Getting older, serious relationships, and children all correlate pretty strongly with acquiring Red views, broadly speaking.

As I've previously joked, every contrarian-inclined college kid is a Libertarian right up until they've had to wrangle a 4-year-old ;-)

My experience has been:

shift over time, with the woman beginning to express right-wing opinions and either not noticing or not acknowledging the way in which these opinions contradict her earlier views

There is no difference between those two things

sustainable if the woman does not have a larger social sphere of women who will reinforce progressive views

This seems to lessen, as she finds and identifies with other non-progressive women.

You focus on the gender dynamics, but I think phenomenon is not primarily about gender.

The two main drivers are, IMO:

  1. When two people like each other and spend significant time together, they build trust. This means they will tend to be more charitable toward one another and less dismissive of one another's beliefs. This reduces confirmation bias by making it harder to dismiss the other partner's politics on flimsy grounds, e.g. "they only believe that because they're ignorant/evil."

  2. When a person with orthodox politics spends significant time with a person with heterodox politics, on average the person with orthodox politics is more likely to change their views than the person with heterodox politics. This is because it is easy to hold orthodox politics without considering carefully (or even encountering) arguments against those politics, whereas it is impossible to hold heterodox politics without constantly encountering counterarguments. Thus, heterodox beliefs will tend to come into the relationship more "battle hardened" and "stress tested" than orthodox beliefs.

Where gender might play into the dynamic above:

  1. Women tend to be more agreeable and thus more likely to hold orthodox beliefs.

  2. Women tend to be more agreeable and thus less likely to have engaged in "stress testing" (e.g. vigorous debate) of their political beliefs.

n=1, my wife supports my politics when our marriage is going well and she spends much time with me, else she supports [popular thing on social media].

Does she not experience this internally as a contradiction? Does she not reflect on herself and wonder how she could flip so rapidly between two incompatible beliefs?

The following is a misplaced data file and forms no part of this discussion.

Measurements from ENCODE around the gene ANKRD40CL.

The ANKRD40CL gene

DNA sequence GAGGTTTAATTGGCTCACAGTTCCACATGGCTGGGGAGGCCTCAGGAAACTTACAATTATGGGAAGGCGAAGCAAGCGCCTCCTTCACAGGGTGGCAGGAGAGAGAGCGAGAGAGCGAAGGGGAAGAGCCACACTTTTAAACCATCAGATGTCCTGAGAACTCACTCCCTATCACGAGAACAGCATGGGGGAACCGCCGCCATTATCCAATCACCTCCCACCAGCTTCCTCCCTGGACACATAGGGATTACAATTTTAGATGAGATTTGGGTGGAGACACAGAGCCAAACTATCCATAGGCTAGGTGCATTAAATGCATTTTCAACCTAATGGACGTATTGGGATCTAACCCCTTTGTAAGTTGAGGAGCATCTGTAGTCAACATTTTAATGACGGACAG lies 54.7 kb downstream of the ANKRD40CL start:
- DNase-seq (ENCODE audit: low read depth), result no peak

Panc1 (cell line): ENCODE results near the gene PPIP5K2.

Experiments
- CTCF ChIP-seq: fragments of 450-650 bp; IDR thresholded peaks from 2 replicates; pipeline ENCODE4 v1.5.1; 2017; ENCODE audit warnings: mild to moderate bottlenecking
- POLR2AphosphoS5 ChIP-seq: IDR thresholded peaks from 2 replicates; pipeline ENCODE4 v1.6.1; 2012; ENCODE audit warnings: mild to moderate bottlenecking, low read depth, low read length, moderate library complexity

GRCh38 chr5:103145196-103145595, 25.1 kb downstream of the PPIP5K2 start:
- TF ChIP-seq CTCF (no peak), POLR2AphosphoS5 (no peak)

I really like reading book review substacks/blog where someone I generally trust with intellectual ability and honesty goes over a book and critically describes it. It’s a great way to discover new ideas and books to read.

I am also realising that I should start taking more notes about books I read if I want to keep better memories of important insights. But I am honestly too lazy to write notes just for myself and then later check them out.

So my idea is to start a book review substack of my own. Competition is fierce in English language internet and many people are much better at this than I can ever be. But I see a big opening in Turkish internet for this sort of thing. There is a hunger for new ideas but very low foreign language proficiency. So I would be reading mostly non-fiction books in English (and couple other languages) and then write about them in Turkish. I believe I would be good at choosing books of interest to the local audience. I think I can gain a decent following but I am dazzled a bit by how to start something like this.

Should I just write a couple of them to basically no audience and then try to advertise by the blog twitter interactions? I know a fair amount of people with some reach in intellectual circles but I don’t want to associate the blog with my real identity since I don’t want to be restricted by political and social taboos or any unlikely but possible legal problems.

Anyone can give advise how to start out?

Not much advice, but I agree that there’s a huge gap in Turkey for this sort of thing. Start small and see what happens, just be careful not to translate anything too spicy or Baskan will come knocking.

I don’t know very much about turkish speech codes, but can you make an anon account and then retweet on your personal one? Or get a friend(maybe one with foreign residence) with more reach to retweet it for you?

My personal-ish twitter account is already anon and just following 20 people or so and has zero followers unfortunately. I will talk with some friends who might have more of a reach that is a good idea.

Anybody still check this out on Monday?

What's a good country and/or city just outside of the Schengen area to spend a month or two? Currently looking at Belgrade, Tirana, or somewhere in Montenegro. Cheapness is a very important consideration in this case.

I think Albania is the best choice. It's cheap, relatively safe, has decent amenities and some nice beaches. Depending on where you're from, you may also get a better reception from the locals than you would elsewhere in the Balkans (i.e. you'll find American and NATO flags all over Tirana, while street peddlers in Belgrade sell Russian Z merchandise).

Thanks for the advice. Update: I'm headed to Albania this Tuesday